Measuring the profits (particular trades): Moneylenders: whether a trade
Not everybody who makes loans is carrying on a trade of moneylending. Lending money at interest is normally an investment and any interest received is taxable as savings income. For companies, such income is taxed under the loan relationship rules; see CFM30100 onwards.
Whether the making of loans amounts to trade is essentially a question of fact and there has to be sufficient evidence of trading to displace the investment presumption. The most useful test in this context is that set out in CIR v Livingstone and Others  11TC538 at page 452:
`…whether the operations involved…. are of the same kind, and carried on in the same way, as those which are characteristic of ordinary trading in the line of business in which the venture was made’.
So the degree of organisation is important. To see whether a trade exists or not, it is necessary to compare the way in which advances are made, repayments collected and documents produced with the way a bank or finance house would organise these activities. A commercial lender issues documents detailing the amount lent, interest and repayment terms and what will happen in case of default. A commercial lender will also collect payments systematically and will actively pursue late payers, for example by using debt collection agencies and lawyers.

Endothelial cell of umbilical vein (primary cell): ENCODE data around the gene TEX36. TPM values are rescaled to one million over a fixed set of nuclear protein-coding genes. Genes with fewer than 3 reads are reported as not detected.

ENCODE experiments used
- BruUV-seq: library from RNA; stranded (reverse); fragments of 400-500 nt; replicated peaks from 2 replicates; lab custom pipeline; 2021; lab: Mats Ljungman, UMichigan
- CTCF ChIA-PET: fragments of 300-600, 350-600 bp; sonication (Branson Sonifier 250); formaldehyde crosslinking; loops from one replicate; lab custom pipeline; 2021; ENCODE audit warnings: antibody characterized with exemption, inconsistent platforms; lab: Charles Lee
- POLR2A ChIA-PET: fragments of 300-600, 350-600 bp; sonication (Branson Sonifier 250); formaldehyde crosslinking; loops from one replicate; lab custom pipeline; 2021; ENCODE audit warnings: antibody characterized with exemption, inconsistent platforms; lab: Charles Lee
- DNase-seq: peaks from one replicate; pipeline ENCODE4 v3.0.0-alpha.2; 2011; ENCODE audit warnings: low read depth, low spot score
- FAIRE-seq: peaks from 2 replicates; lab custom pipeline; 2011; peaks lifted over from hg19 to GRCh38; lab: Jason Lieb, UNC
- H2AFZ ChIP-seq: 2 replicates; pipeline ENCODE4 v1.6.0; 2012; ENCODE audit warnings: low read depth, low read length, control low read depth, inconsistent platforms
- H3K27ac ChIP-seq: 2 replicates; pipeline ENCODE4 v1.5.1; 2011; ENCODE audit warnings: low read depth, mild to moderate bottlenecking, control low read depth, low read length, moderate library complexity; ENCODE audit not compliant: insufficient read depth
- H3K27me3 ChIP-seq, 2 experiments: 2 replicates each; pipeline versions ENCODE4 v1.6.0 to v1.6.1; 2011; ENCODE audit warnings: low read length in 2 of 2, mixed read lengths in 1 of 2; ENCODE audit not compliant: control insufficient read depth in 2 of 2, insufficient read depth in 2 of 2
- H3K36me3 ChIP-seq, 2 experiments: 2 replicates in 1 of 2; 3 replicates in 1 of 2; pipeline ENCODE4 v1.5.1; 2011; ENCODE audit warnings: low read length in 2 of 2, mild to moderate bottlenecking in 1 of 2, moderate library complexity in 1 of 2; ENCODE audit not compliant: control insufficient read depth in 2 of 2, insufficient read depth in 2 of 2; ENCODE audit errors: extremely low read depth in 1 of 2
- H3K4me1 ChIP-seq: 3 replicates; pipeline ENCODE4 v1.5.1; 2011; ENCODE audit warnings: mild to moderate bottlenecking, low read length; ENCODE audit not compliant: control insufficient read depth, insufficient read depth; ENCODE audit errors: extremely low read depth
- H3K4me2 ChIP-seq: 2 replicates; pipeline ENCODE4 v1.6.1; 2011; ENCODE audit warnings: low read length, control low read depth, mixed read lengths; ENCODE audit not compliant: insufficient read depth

The number of lending transactions is also significant. A commercial money lender normally has a substantial number of loans to different borrowers on the books. This ensures that profits on performing loans can cover losses on non-performing loans.
Further guidance can be found as to what sort of organisation might be involved in the description of the appellant’s moneylending business at pages 313-315 in the case of Monthly Salaries Loan Co Ltd v Furlong  40TC313.
Another useful pointer in considering if someone who makes loans is trading as a moneylender is whether an application for authorisation under the Consumer Credit Act 1974 has been made to the Financial Conduct Authority. Further information on when authorisation to carry on regulated consumer credit activities is likely to be required can be found on the Financial Conduct Authority website.
For lending of money as part of, or ancillary to, another trade, see BIM40800 onwards.